The prophet Jonah is an interesting study in grace. He is a man who was used by God to make a most outrageous statement about God’s forgiveness of mankind. At the beginning of the book we find Jonah being called by God to deliver a message to Israel’s sworn enemy, the Assyrians. Jonah was to go the capital city of Nineveh, and tell them that they must repent or die. Jonah did not want to go and tell them about God’s judgment because he was worried that God might forgive them. Jonah was quite all right with the Ninevites getting what they deserved. Jonah thought that it was about time that God settled the score so Jonah refused to go.
As a wise man once said, “When God tells you to do something, DO IT! You will eventually end up doing it anyway so you might as well do it first. Jonah tried to run away but it didn’t work. Three days in a whale changed his mind (sort of) and Jonah went to Nineveh and delivered his message.
It was one of the shortest, and at the same time, most effective evangelistic sermons in the world. “Forty days and Nineveh will fall.” Not exactly seeker sensitive or contextually appropriate. He didn’t even tell them what to do. Incidentally, here we see an important message for preachers everywhere. When God delivers a message, the messenger is utterly irrelevant: The Holy Spirit can use anyone. The Holy Spirit can make a donkey a messenger (Numbers 22:28) so He can easily use you.
The people of Nineveh were heartbroken and repented of their sins in sackcloth and ashes (a profound way of expressing remorse) and Jonah was furious. Do you see the irony of the story? Jonah preaches a message about God’s grace (even though he didn’t want to) and the people believe it, while Jonah does not! Jonah doesn’t believe, nor does he understand the very message he is preaching!
Jonah is profoundly effective in his prophetic ministry but he still wants to wait and see if God still comes through and kills the Assyrians so he camps out on the top of a hill to wait and see if God’s wrath pours down. It’s stifling hot, and so God shows mercy on Jonah by making a gourd plant grow up and shade him from the sun (which Jonah did not ask for nor deserve). Then God sends a worm to kill the plant and Jonah is again furious with God.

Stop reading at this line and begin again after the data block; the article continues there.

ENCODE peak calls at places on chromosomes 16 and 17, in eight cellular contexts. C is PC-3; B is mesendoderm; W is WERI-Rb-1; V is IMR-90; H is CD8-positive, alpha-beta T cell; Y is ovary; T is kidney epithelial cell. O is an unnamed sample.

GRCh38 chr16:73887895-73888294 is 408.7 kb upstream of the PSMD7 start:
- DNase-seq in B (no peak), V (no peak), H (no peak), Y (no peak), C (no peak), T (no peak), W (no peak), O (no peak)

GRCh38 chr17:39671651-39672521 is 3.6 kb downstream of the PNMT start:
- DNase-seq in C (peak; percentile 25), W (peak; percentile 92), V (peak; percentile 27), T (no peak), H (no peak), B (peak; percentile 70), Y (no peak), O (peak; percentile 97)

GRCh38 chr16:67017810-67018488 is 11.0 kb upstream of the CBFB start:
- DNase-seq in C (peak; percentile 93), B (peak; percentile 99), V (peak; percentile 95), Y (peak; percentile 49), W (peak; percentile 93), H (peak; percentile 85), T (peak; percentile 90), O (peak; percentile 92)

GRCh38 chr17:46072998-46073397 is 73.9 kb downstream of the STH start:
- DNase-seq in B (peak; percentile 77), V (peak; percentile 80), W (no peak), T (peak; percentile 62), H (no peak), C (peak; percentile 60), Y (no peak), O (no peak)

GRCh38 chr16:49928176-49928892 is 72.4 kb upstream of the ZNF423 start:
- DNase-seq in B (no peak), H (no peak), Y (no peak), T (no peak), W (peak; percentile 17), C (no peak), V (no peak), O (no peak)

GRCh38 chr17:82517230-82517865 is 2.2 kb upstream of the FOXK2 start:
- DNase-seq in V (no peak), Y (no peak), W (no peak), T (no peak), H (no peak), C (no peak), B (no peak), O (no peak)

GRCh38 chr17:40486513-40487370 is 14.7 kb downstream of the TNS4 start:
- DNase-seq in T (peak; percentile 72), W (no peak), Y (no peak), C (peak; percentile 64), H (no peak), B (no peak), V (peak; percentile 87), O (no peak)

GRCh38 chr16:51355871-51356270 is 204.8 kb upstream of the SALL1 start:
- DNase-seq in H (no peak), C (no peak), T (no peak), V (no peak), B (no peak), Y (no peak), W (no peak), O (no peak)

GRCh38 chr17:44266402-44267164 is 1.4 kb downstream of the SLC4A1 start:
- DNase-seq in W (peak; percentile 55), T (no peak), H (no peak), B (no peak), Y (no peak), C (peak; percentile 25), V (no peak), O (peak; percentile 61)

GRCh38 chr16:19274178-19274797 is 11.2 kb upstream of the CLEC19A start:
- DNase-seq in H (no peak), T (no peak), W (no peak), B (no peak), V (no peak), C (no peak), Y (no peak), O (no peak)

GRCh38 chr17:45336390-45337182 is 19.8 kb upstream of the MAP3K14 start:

What Jonah finds frustrating here is what we often struggle with when we are trying to understand God (at least its what I struggle with). I sometimes get to thinking that I have God figured out only to have God wreck my plans and shatter my preconceived notions. John Newton, writer of the hymn, Amazing Grace, wrote another song about this gourd plant of Jonah’s.
“I Asked the Lord That I Might Grow” by John Newton (1779)
I asked the Lord that I might grow
In faith, and love, and every grace;
Might more of His salvation know,
And seek, more earnestly, His face.
I hoped that in some favoured hour,
At once He’d answer my request;
and by His love’s contraining power,
Subdue my sins, and give me rest.
Instead of this, He made me feel
The hidden evils of my heart;
And let the angry powers of hell
Assault my soul in ever part.
And more with His own hand
He seemed intent to aggravate my woe;
Crossed all the fair designs I had schemed,
Blasted my gourds, and laid me low.
“Lord, why is this,” I trembling cried,
“Will you pursue your worm to death?”
“’It’s in this way,” the Lord replied,
“I answer prayers for grace and faith.”
“These inward trials I employ,
From self and pride to set you free,
And break your schemes of earthly joy,
That you would find your all in me.”
God scourges the sons (and the daughters) that He loves (Heb. 12: 6; Prov. 3: 11) and he must sometimes shatter us to make us open to new possiblilites that we were never going to go looking for. Ravi Zacharias wrote,
When God wants to mold a man – To play the noblest part;
When He yearns with all His heart – To create so great and bold a man
That all the world shall be amazed, Watch His methods, watch His ways!
How He ruthlessly perfects – Whom He royally elects!
How He hammers him and hurts him, And with mighty blows converts him
Into trial shapes of clay – which Only God understands;
While his tortured heart is crying – And he lifts beseeching hands!
How He bends but never breaks – When his good He undertakes;
How He uses whom He chooses, And which every purpose fuses him;
By every act induces him – To try His splendor out – God knows what He’s about.
Sometimes God must break us to make us.